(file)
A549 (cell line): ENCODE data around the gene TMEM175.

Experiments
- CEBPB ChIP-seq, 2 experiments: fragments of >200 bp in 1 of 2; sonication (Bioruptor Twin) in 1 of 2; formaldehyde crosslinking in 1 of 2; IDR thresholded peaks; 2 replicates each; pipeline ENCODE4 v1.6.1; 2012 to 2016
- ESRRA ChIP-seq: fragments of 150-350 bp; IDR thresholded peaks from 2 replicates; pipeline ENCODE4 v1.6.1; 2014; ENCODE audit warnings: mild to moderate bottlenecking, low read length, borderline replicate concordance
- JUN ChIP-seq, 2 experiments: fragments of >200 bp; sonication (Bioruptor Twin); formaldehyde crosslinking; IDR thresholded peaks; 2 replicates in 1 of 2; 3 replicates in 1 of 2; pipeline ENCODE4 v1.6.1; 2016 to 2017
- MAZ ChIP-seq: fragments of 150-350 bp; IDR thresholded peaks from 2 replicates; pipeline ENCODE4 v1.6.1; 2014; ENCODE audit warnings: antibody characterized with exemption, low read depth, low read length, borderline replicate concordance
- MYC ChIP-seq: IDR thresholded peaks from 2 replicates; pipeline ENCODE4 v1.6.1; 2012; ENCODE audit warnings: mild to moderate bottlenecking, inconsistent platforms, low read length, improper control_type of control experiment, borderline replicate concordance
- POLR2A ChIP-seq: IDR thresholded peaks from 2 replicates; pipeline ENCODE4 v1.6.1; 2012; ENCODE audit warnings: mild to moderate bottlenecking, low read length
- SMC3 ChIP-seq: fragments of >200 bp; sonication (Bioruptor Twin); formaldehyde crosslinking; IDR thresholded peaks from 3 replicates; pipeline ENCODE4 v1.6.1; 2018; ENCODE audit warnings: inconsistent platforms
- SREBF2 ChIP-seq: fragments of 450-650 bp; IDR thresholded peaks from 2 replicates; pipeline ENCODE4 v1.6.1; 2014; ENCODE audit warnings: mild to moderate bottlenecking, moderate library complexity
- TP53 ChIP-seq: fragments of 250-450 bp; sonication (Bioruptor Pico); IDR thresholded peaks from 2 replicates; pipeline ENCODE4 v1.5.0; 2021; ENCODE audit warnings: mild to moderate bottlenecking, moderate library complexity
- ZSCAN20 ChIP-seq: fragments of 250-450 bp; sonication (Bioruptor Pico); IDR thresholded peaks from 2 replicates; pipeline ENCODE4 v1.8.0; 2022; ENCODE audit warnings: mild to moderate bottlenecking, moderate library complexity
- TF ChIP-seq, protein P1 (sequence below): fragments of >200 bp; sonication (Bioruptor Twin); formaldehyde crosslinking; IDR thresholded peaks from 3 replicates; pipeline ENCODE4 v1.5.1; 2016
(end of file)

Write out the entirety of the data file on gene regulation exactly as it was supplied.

A549 (cell line): ENCODE data around the gene TMEM175.

Experiments
- CEBPB ChIP-seq, 2 experiments: fragments of >200 bp in 1 of 2; sonication (Bioruptor Twin) in 1 of 2; formaldehyde crosslinking in 1 of 2; IDR thresholded peaks; 2 replicates each; pipeline ENCODE4 v1.6.1; 2012 to 2016
- ESRRA ChIP-seq: fragments of 150-350 bp; IDR thresholded peaks from 2 replicates; pipeline ENCODE4 v1.6.1; 2014; ENCODE audit warnings: mild to moderate bottlenecking, low read length, borderline replicate concordance
- JUN ChIP-seq, 2 experiments: fragments of >200 bp; sonication (Bioruptor Twin); formaldehyde crosslinking; IDR thresholded peaks; 2 replicates in 1 of 2; 3 replicates in 1 of 2; pipeline ENCODE4 v1.6.1; 2016 to 2017
- MAZ ChIP-seq: fragments of 150-350 bp; IDR thresholded peaks from 2 replicates; pipeline ENCODE4 v1.6.1; 2014; ENCODE audit warnings: antibody characterized with exemption, low read depth, low read length, borderline replicate concordance
- MYC ChIP-seq: IDR thresholded peaks from 2 replicates; pipeline ENCODE4 v1.6.1; 2012; ENCODE audit warnings: mild to moderate bottlenecking, inconsistent platforms, low read length, improper control_type of control experiment, borderline replicate concordance
- POLR2A ChIP-seq: IDR thresholded peaks from 2 replicates; pipeline ENCODE4 v1.6.1; 2012; ENCODE audit warnings: mild to moderate bottlenecking, low read length
- SMC3 ChIP-seq: fragments of >200 bp; sonication (Bioruptor Twin); formaldehyde crosslinking; IDR thresholded peaks from 3 replicates; pipeline ENCODE4 v1.6.1; 2018; ENCODE audit warnings: inconsistent platforms
- SREBF2 ChIP-seq: fragments of 450-650 bp; IDR thresholded peaks from 2 replicates; pipeline ENCODE4 v1.6.1; 2014; ENCODE audit warnings: mild to moderate bottlenecking, moderate library complexity
- TP53 ChIP-seq: fragments of 250-450 bp; sonication (Bioruptor Pico); IDR thresholded peaks from 2 replicates; pipeline ENCODE4 v1.5.0; 2021; ENCODE audit warnings: mild to moderate bottlenecking, moderate library complexity
- ZSCAN20 ChIP-seq: fragments of 250-450 bp; sonication (Bioruptor Pico); IDR thresholded peaks from 2 replicates; pipeline ENCODE4 v1.8.0; 2022; ENCODE audit warnings: mild to moderate bottlenecking, moderate library complexity
- TF ChIP-seq, protein P1 (sequence below): fragments of >200 bp; sonication (Bioruptor Twin); formaldehyde crosslinking; IDR thresholded peaks from 3 replicates; pipeline ENCODE4 v1.5.1; 2016